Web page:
Swiss pensions set to be increased in line with inflation
The Council of States (the upper house of parliament in Switzerland), has voted to increase the funding given to Swiss pensions in order to cover rises in inflation. First and second-pillar pensions are set to be increased by the rate of inflation, which currently stands at 3,5 percent.
Swiss Council of States votes to raise pension payments in line with inflation
On Monday, by a margin of 24 votes to 17, the Council of States accepted a plan to index pension payments to the rate of inflation. The new law, which is extremely similar to the one submitted and approved by the National Council last week, is designed to help the elderly cope with the rising cost of living.
The council also agreed that the government should always raise pension funding in line with inflation, should the rate rise above 2 percent a year. According to the Federal Statistical Office, inflation will stand at 3,5 percent by the end of 2022.
Pension funding increase sent to National Council for approval
While different versions of the law were agreed upon by both chambers, the latest draft will now be sent back to the National Council for final approval. The law must also face the criticism of the Federal Council, which has said in the past that it was unwilling to help residents with the cost of living.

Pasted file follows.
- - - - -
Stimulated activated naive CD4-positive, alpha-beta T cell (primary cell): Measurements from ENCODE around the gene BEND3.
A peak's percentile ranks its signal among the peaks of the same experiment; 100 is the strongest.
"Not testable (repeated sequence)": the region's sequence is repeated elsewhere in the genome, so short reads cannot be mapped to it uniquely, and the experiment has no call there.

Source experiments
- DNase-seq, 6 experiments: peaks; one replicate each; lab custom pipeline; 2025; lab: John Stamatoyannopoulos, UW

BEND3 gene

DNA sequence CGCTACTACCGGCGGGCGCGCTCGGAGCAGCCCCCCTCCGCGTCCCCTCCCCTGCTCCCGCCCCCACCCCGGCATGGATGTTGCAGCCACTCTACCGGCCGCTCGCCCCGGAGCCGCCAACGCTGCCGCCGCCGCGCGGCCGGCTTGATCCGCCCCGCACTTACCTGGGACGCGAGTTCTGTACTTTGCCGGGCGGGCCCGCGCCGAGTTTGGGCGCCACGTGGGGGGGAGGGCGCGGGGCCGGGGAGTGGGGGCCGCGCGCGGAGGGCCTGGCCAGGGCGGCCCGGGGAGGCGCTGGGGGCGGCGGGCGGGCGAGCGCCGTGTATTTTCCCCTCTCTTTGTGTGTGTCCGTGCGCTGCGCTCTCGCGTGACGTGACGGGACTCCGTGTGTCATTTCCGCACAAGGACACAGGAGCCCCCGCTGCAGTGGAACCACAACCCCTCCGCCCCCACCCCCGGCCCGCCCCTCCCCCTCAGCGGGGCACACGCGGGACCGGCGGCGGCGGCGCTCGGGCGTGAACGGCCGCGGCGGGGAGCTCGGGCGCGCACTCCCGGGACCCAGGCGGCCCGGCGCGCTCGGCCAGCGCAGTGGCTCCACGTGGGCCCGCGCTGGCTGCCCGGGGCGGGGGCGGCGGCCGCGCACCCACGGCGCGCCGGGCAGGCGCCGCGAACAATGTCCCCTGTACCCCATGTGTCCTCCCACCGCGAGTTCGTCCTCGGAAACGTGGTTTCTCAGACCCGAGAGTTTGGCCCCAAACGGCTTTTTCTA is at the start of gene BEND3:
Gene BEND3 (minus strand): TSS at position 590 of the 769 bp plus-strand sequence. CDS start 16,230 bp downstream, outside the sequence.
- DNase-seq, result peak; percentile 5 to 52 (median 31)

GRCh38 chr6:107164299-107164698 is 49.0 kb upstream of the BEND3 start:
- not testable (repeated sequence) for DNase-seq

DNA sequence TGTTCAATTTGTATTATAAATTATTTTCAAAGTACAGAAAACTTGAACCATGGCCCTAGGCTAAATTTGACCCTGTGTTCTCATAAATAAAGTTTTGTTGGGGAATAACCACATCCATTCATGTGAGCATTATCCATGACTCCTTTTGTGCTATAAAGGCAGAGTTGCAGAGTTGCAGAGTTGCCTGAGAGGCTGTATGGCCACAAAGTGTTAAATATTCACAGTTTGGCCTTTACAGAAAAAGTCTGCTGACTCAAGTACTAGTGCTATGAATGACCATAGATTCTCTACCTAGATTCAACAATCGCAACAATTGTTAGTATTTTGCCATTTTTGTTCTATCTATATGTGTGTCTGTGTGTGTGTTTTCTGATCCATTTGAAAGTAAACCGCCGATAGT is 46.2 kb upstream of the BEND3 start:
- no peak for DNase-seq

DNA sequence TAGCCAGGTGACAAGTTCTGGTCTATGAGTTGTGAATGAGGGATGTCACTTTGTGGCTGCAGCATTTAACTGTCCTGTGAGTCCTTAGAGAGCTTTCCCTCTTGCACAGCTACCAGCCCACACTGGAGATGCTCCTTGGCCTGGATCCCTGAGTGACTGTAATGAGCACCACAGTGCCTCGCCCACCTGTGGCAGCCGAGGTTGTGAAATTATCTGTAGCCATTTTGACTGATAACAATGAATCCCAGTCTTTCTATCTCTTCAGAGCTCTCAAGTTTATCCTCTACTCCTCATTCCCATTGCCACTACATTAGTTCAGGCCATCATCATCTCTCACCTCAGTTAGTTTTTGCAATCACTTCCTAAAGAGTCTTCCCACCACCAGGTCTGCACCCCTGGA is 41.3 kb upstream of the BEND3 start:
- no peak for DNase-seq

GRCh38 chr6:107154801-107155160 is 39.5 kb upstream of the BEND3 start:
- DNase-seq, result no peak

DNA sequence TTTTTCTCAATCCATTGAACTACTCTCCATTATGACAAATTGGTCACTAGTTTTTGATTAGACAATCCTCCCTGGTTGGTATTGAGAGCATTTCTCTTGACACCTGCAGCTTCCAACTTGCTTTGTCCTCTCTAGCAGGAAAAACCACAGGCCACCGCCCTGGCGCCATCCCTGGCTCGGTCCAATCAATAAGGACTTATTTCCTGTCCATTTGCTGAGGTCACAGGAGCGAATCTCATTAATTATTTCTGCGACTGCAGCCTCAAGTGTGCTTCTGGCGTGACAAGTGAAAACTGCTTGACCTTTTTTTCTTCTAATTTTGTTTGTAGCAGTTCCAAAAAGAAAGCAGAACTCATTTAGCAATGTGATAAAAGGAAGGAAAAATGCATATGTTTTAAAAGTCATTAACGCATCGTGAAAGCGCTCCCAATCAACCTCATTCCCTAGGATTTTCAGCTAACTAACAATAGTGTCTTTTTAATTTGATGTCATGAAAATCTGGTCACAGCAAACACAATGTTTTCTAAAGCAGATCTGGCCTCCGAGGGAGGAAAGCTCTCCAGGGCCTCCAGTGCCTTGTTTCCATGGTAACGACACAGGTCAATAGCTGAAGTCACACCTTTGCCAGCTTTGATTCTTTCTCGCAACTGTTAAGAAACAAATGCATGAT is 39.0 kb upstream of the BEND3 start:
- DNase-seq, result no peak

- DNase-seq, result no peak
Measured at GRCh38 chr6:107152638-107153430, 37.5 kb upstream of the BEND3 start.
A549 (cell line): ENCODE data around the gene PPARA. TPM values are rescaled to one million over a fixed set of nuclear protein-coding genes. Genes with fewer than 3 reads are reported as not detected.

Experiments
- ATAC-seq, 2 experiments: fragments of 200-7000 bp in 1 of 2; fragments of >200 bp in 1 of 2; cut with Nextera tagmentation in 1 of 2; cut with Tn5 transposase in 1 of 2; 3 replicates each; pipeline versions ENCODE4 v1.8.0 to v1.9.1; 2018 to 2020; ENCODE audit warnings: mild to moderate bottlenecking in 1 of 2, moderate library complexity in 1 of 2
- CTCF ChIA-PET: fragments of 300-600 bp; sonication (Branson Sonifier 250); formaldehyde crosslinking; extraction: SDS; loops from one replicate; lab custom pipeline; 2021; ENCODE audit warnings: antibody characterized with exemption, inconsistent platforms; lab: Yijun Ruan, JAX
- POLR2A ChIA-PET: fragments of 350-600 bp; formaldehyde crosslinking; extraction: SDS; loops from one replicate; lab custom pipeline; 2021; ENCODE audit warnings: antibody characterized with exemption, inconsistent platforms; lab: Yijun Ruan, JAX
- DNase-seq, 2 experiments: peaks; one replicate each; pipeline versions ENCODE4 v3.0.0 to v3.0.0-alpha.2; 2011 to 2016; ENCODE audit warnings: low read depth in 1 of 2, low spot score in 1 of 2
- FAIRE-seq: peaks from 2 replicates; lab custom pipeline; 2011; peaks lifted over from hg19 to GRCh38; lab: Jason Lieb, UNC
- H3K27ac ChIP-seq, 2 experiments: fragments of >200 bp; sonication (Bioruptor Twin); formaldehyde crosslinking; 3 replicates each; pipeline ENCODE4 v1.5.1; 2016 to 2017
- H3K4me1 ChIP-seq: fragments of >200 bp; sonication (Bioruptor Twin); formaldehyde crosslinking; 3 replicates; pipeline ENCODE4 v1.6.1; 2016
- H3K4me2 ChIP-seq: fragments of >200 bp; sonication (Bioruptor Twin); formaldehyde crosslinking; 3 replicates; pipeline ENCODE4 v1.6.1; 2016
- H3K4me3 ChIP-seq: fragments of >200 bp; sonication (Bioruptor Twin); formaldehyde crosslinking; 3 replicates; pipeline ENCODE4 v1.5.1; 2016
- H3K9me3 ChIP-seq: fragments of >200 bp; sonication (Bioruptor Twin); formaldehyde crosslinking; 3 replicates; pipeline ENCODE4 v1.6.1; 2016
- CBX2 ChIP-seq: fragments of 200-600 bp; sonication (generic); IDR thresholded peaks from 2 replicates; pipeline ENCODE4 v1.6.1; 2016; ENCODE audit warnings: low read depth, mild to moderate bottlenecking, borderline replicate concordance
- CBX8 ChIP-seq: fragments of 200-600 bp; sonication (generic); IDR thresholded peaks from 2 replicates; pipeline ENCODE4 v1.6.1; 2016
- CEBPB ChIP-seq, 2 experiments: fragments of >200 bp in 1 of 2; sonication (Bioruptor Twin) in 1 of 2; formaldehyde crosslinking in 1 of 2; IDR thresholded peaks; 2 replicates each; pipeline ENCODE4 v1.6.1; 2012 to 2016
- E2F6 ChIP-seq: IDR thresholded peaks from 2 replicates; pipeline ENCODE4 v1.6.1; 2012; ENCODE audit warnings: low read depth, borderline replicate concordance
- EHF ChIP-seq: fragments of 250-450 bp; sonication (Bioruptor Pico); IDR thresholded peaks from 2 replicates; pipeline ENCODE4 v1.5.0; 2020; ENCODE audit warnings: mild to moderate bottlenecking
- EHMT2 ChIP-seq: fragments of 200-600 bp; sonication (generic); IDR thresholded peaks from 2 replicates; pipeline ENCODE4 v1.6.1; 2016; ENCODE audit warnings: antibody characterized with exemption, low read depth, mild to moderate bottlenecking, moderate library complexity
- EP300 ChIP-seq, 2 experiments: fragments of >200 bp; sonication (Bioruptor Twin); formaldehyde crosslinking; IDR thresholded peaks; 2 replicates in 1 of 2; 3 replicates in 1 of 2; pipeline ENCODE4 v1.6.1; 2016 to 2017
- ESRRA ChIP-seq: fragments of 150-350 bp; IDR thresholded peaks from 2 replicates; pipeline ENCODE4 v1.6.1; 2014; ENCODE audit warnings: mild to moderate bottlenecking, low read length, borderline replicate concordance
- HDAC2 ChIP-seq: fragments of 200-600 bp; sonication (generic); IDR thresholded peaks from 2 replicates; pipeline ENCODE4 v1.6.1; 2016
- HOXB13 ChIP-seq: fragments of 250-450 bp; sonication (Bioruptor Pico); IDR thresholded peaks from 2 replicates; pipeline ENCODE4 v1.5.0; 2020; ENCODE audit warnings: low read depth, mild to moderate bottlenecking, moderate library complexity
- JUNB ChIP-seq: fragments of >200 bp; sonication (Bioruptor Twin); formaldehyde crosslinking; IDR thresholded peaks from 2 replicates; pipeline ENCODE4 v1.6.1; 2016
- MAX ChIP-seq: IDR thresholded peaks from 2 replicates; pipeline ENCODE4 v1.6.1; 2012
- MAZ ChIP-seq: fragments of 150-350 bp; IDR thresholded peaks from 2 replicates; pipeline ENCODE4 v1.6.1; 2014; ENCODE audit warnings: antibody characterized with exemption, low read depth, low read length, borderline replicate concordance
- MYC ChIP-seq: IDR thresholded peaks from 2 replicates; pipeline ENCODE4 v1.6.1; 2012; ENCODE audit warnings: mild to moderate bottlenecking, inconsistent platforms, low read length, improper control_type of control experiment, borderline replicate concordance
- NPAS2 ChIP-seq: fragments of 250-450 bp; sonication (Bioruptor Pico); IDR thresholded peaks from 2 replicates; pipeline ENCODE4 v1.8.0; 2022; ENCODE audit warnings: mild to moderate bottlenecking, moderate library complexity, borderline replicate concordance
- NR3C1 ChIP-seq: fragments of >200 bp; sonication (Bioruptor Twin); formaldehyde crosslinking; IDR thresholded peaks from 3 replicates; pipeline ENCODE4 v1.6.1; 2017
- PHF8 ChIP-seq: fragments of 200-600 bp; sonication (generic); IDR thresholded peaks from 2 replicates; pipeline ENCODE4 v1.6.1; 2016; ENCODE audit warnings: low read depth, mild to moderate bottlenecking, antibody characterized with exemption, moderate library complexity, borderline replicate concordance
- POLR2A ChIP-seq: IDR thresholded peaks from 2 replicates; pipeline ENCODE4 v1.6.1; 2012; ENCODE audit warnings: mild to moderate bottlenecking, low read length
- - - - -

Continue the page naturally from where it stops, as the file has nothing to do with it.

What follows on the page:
Speaking to 20 minuten, Health Minister Alain Berset made the point that pensions were already being indexed for 2023, noting that the current system “made it possible to increase pensions by 19 percent between 2000 and 2021, while total inflation only amounted to 8 percent.”
Fuel price calculator in Switzerland approved by parliament
Alongside the rise in pension payments, the Council of States also approved a plan to create an online fuel price calculator in Switzerland. The system, already in place for Austrian and German drivers, allows motorists to see where the cheapest petrol and diesel prices are in real-time.
Finally, the council voted to send two proposals back to the committee level, both of which would have increased the premium reduction on Swiss health insurance by 30 percent. State Councillor Charles Juillard told 20 mintuen that "we must ensure that this additional aid will reach the people we want to help," noting that people on low incomes already benefit from other support packages to help pay their insurance bills.